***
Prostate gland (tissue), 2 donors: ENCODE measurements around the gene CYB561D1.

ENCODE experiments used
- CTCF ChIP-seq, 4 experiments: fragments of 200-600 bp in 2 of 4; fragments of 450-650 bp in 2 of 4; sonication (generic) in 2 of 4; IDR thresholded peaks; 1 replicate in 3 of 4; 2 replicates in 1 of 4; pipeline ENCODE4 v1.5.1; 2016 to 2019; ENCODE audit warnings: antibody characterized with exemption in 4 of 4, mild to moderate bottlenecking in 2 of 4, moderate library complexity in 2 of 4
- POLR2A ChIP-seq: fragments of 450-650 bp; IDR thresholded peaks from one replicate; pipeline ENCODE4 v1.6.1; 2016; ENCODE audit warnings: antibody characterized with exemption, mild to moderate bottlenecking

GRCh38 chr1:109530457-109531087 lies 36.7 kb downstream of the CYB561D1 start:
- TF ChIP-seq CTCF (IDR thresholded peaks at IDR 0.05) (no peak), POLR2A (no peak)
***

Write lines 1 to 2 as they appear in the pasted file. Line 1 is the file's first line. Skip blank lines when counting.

Prostate gland (tissue), 2 donors: ENCODE measurements around the gene CYB561D1.

ENCODE experiments used